Date of Award

Spring 5-2008

Degree Type


Degree Name

Doctor of Education (EdD)


Education & Educational Psychology

First Advisor

Karen Burke, CSJ, EdD

Second Advisor

Marcia A. B. Delcourt, PhD

Third Advisor

Janice M. Jordan, PhD


The purpose of this study was to assess the effects of a collaborative teaching model of professional development on new sixth through twelfth grade teachers’ attitudes, self-efficacy, motivation, and implementation of instruction. Educating students in the 21st century requires not only content expertise and the desire to teach, but pedagogical competence. To acquire these requisite skills, new classroom teachers need more than discrete, periodic, in-house or off-campus professional development programs.

This research investigated the effectiveness of a collaborative teaching model for 6th through 12th grade teachers (n = 23) using a Pre/Post Quasi-Experimental Design. The dependent variables were the teachers’ attitudes toward professional development, levels of self-efficacy, motivation, and implementation of instruction. The first three variables were measured by the Semantic Differential Scale (SDS), the Teacher Efficacy Scale (TES), and the Work Motivation Inventory (WMI), respectively. A one-way repeated measures ANOVA was employed to determine change over time. Implementation of instruction was assessed using the Teaching Competencies: Non-Tenured Teacher Appraisal Program Observation. At the beginning and end of the study, observations (n = 6) of three voluntary collaborative teacher teams were conducted using the school district’s teacher evaluation form. To fully describe the effect of this dependent variable, data were described using means, standard deviations, and frequencies to view teacher classroom behavior. Lastly, a Teacher Exit Questionnaire assessed individual teacher (n = 23) reflection of the professional development role of the collaborative model. In this study, the independent variable was the active participation in a collaborative teaching model.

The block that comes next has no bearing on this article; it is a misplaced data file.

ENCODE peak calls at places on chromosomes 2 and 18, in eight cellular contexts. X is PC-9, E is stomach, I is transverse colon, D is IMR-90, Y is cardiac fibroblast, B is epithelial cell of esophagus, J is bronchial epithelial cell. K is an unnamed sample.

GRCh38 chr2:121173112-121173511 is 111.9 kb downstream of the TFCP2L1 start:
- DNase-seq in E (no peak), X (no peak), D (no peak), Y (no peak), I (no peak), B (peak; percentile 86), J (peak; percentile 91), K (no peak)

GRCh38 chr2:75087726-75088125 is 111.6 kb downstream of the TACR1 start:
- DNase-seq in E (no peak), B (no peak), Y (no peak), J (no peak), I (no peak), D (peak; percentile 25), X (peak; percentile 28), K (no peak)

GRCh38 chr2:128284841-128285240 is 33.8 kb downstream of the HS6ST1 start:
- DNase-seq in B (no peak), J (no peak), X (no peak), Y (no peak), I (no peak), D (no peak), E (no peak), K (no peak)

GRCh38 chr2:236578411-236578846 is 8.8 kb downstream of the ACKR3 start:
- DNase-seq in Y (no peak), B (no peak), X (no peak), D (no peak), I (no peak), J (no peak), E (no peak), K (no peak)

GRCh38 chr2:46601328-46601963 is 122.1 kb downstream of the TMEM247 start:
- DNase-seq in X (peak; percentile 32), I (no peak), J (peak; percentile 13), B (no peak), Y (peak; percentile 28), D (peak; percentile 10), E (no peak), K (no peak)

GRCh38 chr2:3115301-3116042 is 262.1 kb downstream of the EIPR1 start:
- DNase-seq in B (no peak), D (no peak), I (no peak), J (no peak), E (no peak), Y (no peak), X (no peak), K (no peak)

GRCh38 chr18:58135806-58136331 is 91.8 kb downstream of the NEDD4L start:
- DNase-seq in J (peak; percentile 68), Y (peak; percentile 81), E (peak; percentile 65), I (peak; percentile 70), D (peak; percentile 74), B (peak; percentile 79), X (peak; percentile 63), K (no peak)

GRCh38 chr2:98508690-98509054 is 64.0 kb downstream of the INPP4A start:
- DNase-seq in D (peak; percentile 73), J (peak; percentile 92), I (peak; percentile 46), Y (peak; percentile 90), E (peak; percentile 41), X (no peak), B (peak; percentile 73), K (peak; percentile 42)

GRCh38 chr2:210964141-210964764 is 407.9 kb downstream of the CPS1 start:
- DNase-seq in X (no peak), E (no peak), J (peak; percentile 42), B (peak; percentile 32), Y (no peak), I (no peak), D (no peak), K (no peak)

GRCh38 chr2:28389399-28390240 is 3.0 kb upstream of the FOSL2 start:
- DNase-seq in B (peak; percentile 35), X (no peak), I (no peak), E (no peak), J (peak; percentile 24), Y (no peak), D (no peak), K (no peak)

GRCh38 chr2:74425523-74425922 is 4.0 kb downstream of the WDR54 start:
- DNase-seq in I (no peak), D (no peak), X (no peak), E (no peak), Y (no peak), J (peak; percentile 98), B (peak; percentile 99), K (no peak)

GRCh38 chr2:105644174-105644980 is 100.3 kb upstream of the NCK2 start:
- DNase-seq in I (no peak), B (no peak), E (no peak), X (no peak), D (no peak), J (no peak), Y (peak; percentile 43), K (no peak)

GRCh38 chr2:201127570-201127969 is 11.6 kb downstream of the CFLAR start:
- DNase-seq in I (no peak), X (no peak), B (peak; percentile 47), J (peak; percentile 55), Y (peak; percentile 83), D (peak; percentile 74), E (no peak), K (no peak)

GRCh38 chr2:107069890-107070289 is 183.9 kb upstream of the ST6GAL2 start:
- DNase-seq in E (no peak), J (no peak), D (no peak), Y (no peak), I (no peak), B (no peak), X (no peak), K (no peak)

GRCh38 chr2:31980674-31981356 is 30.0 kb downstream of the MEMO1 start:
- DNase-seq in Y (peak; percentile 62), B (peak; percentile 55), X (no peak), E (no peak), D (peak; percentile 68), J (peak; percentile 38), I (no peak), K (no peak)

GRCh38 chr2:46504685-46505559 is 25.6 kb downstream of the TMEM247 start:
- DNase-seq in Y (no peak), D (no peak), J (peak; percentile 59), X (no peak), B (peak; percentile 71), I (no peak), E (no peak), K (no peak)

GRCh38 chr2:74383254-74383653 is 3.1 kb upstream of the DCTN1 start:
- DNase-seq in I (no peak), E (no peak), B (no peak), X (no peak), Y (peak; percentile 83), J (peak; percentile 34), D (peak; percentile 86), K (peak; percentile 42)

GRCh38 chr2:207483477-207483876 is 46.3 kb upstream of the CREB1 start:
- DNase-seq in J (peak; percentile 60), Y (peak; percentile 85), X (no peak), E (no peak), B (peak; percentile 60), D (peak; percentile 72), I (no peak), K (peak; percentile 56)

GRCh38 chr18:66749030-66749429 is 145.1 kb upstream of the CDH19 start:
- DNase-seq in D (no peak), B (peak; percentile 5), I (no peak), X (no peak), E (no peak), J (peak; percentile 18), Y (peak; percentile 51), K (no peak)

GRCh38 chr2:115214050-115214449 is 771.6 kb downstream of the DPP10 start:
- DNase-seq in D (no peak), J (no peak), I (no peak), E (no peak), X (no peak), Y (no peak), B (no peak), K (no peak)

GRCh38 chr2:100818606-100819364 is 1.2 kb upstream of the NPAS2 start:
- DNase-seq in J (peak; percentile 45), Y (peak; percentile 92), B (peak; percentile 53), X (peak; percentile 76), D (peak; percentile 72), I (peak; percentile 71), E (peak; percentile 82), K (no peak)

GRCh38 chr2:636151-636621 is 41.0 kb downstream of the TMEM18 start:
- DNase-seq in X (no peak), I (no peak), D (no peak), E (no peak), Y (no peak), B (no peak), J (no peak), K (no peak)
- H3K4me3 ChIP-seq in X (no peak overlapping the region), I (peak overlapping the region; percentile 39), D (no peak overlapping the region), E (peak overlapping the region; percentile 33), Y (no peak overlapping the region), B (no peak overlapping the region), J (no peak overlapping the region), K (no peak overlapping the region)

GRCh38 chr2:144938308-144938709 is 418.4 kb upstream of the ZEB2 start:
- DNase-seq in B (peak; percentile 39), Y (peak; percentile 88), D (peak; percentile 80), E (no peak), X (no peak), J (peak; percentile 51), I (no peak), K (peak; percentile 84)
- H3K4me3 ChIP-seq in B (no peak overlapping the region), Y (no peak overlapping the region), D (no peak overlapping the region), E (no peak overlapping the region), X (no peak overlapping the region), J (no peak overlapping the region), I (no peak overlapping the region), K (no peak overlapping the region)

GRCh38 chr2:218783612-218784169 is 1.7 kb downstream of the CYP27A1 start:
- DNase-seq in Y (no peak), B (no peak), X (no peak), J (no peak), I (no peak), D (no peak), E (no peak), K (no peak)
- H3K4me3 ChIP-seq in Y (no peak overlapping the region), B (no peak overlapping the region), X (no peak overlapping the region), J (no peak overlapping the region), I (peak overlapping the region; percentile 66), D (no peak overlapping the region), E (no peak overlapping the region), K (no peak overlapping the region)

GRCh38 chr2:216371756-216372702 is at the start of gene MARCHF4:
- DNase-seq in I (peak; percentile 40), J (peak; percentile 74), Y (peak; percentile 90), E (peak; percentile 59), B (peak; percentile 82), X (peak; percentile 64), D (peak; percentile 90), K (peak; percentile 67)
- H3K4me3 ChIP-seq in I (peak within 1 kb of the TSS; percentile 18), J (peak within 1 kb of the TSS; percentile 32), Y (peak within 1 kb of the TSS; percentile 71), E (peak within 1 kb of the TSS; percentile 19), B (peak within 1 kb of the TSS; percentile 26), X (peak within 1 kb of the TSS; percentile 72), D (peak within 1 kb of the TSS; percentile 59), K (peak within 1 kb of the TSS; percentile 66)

The findings from the one-way repeated measures ANOVA revealed that the new 6th through 12th grade teachers (n = 23) showed statistically significant differences on pre and post assessments on two dependent variables (attitude and motivation). The Bonferroni pairwise comparisons revealed the mean differences for both variables were significant at the .05 level. Descriptive data from the Teaching Competencies: Non- Tenured Teacher Appraisal Program Observation and the Teacher Exit Questionnaire regarding the implementation of instruction showed that 96% of the teachers noted an increase in their ability to identify different student learning needs and apply appropriate strategies. Thus, both the statistically significant repeated measures effect and the teachers’ enacted and reported practice were impacted by the collaborative teaching model experience.